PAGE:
When it comes to interesting architecture, Europe will always be part of the list for its unique architectural styles. From medieval buildings during the olden times to advanced innovative modern designs, there is always something to see in this part of the world! Check out this list of some interesting buildings portraying European architecture extremely well:
1. Upside Down House (Location: Zakopane, Poland)
Just like the name itself, everything in the house is literally upside down. From photo frames to chairs, everything is placed upside down – even the toilet bowl! Here’s a fun fact about how long it took to construct this house – the project took longer than expected to be completed due to the unusual angles and design that makes the workers disoriented, forcing them to take frequent breaks. The ceilings and floors appear to be smooth and clean as a result of the works from the random orbital sander, even though the building has been around for many years, with thousands of visitors flocking by every year.
2. National Library (Location: Minsk, Belarus)
Standing at 72 meters tall, the National Library in Minsk resembles a glowing orb at night that houses over 8,6000,000 items consisting of books and media in different languages. The 22-floor building consists of 18 square faces alongside 8 triangular faces in the shape of a rhombicuboctahedron, an unusual geometrical shape. Visitors could also head up to the roof to get a fantastic view of Minsk at the viewing platform. Aside from its architecture, the National Library in Minsk is also known for being a well-equipped Russian library with an extensive selection of electronic information resources.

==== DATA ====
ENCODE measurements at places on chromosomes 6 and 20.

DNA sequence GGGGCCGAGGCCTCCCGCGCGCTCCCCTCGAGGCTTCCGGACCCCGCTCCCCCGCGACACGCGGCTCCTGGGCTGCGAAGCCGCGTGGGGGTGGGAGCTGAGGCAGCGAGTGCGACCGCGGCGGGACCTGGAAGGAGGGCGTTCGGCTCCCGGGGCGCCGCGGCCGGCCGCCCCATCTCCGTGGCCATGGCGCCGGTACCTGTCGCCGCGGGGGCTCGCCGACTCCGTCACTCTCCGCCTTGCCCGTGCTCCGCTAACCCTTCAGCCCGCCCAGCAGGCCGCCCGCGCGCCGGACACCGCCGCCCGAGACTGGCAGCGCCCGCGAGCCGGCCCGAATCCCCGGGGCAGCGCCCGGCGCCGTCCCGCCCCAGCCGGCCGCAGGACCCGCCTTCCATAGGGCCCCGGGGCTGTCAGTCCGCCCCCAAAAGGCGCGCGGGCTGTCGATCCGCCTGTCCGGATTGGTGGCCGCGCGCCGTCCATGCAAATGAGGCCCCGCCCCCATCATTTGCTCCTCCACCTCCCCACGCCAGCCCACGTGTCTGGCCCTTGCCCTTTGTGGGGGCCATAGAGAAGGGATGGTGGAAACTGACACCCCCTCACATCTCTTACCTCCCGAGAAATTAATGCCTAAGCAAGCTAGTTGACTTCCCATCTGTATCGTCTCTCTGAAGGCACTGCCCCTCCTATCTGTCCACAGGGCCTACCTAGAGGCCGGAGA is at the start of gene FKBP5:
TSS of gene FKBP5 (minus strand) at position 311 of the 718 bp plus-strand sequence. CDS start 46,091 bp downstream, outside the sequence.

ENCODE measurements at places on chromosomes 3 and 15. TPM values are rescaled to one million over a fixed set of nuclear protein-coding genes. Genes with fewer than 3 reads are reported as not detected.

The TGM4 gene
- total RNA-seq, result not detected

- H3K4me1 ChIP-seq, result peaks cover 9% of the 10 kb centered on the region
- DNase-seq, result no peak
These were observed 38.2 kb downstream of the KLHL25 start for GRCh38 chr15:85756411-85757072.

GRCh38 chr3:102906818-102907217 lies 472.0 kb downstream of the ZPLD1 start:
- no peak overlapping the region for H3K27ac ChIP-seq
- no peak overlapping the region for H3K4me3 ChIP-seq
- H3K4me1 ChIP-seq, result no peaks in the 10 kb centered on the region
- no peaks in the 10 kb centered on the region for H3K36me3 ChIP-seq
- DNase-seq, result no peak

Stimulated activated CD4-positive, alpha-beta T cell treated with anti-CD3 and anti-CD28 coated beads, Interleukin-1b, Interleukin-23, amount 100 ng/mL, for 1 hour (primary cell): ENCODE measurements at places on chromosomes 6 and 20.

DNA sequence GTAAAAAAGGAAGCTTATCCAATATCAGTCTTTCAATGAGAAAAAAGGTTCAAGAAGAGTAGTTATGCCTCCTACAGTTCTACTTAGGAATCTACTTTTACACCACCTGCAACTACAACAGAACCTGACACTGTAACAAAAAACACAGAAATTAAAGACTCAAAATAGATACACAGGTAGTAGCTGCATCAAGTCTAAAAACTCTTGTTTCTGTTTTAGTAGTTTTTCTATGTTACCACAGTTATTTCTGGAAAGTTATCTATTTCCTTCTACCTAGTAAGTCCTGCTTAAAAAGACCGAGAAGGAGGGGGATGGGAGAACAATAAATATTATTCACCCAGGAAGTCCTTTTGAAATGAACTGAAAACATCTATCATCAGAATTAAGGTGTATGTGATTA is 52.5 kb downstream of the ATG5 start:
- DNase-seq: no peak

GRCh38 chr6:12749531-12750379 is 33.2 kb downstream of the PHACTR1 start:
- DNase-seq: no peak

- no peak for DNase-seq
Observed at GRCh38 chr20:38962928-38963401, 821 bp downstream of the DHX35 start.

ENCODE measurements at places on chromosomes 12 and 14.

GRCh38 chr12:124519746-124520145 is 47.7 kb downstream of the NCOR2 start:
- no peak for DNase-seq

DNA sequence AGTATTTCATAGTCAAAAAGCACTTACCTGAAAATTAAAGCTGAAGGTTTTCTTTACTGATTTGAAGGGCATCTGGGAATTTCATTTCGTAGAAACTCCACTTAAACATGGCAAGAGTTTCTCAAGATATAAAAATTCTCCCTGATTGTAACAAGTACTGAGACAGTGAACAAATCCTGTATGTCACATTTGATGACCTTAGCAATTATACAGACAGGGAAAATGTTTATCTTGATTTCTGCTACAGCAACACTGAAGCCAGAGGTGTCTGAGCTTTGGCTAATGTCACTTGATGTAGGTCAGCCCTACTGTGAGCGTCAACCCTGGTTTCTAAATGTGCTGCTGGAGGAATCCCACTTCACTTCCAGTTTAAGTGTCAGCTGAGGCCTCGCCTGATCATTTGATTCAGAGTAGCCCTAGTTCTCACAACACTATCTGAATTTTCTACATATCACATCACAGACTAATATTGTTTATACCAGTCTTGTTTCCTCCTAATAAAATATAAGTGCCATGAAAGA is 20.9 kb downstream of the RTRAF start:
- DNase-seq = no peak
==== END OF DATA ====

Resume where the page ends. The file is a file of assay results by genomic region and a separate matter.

3. Cubic Houses (Location: Rotterdam, Netherlands)
Tilted at an angle of 45 degrees, the abnormal architecture of residential houses, also known as Cubic Houses, built along the roads of Rotterdam is not something you can find anywhere else in the world. The structure of the Cubic Houses is built with triangular roofs that represent a treetop, resembling an abstract forest. Upon entering each of these houses, you will be faced with slanted walls instead of the usual straight walls. If you’re planning on staying around Rotterdam, Stayokay Hostel Rotterdam offers a place for you to experience living in one of these unique houses.
4. Atomium (Location: Brussels, Belgium)
The Atomium wasn’t meant to be a permanent landscape in Brussels as it was originally built for the Brussels World’s Fair. Up to this point, it has become one of Brussels’ famous landmarks for locals and tourists alike. There are nine stainless-steel spheres connected by 20 tubes, similar to a “cell” representing an iron crystal that has been magnified 165 billion times more than its normal size. Visitors can walk around the tubes and spheres with an opportunity to get a magnificent 360° panorama view of Brussels. The Atomium stands tall at 102 meters high and weighs a total of 2,400 tons.
5. Markthal (Location: Rotterdam, Netherlands)
The Markthal is known for being a hybrid – the combination of a market hall and housing. The building has more than 200 apartments in which half of which are built with windows facing the market, as well as an indoor market hall that houses around 100 fresh food stands, 15 food shops and a wide variety of restaurants. The Markthal also has a supermarket and an underground car park with four levels situated below. What makes this building unique is how the luxury apartments are in the shape of a horseshoe, arched over the market, surrounded by a colourful interior.
6. St. Basil’s Cathedral (Location: Moscow, Russia)
Deemed as unique Russian architecture, the St. Basil’s Cathedral is famous for its colourful towers of various sizes with onion-shaped domes placed at the top. The entire building consists of 9 churches – a central church built in the middle commonly referred to as the Intercession, 4 churches aligned with the points of the compass while the other 4 are placed diagonally. The cathedral’s overall view is asymmetrical and appears to have a different appearance based on one’s standing point.
7. Hallgrimur Church (Location: Reykjavik, Iceland)
Inspired by the basalt columns, mountains and glaciers found in Icelandic nature, the Hallgrimur Church is the second tallest building located in Iceland. The minimalist interior and unique architecture design resembling a rocket are some of Reykjavik’s best landmarks. Visitors must not miss the observatory located at the top to get spectacular views of Reykjavik for a small fee.